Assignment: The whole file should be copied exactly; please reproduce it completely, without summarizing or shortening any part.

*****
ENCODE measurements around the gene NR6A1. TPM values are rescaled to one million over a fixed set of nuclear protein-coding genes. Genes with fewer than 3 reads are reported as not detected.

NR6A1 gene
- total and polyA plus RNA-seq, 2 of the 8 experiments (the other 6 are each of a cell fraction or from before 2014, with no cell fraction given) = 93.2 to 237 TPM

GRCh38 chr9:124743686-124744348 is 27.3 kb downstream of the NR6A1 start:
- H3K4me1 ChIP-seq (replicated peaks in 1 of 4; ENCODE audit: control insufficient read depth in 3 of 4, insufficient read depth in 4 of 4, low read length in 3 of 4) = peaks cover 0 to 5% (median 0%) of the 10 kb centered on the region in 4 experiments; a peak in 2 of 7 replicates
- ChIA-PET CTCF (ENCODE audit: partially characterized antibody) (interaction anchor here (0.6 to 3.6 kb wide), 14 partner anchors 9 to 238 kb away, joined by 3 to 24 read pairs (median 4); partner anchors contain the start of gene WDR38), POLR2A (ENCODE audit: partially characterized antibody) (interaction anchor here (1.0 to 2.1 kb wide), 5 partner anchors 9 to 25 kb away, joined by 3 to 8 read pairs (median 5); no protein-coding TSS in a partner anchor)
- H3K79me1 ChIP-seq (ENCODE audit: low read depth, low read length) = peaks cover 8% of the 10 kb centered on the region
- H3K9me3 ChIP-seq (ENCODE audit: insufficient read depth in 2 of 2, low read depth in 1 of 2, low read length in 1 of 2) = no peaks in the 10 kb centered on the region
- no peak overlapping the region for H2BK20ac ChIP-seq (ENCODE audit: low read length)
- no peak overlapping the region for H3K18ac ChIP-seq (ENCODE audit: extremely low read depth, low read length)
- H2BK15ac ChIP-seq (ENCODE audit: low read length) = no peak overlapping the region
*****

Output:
ENCODE measurements around the gene NR6A1. TPM values are rescaled to one million over a fixed set of nuclear protein-coding genes. Genes with fewer than 3 reads are reported as not detected.

NR6A1 gene
- total and polyA plus RNA-seq, 2 of the 8 experiments (the other 6 are each of a cell fraction or from before 2014, with no cell fraction given) = 93.2 to 237 TPM

GRCh38 chr9:124743686-124744348 is 27.3 kb downstream of the NR6A1 start:
- H3K4me1 ChIP-seq (replicated peaks in 1 of 4; ENCODE audit: control insufficient read depth in 3 of 4, insufficient read depth in 4 of 4, low read length in 3 of 4) = peaks cover 0 to 5% (median 0%) of the 10 kb centered on the region in 4 experiments; a peak in 2 of 7 replicates
- ChIA-PET CTCF (ENCODE audit: partially characterized antibody) (interaction anchor here (0.6 to 3.6 kb wide), 14 partner anchors 9 to 238 kb away, joined by 3 to 24 read pairs (median 4); partner anchors contain the start of gene WDR38), POLR2A (ENCODE audit: partially characterized antibody) (interaction anchor here (1.0 to 2.1 kb wide), 5 partner anchors 9 to 25 kb away, joined by 3 to 8 read pairs (median 5); no protein-coding TSS in a partner anchor)
- H3K79me1 ChIP-seq (ENCODE audit: low read depth, low read length) = peaks cover 8% of the 10 kb centered on the region
- H3K9me3 ChIP-seq (ENCODE audit: insufficient read depth in 2 of 2, low read depth in 1 of 2, low read length in 1 of 2) = no peaks in the 10 kb centered on the region
- no peak overlapping the region for H2BK20ac ChIP-seq (ENCODE audit: low read length)
- no peak overlapping the region for H3K18ac ChIP-seq (ENCODE audit: extremely low read depth, low read length)
- H2BK15ac ChIP-seq (ENCODE audit: low read length) = no peak overlapping the region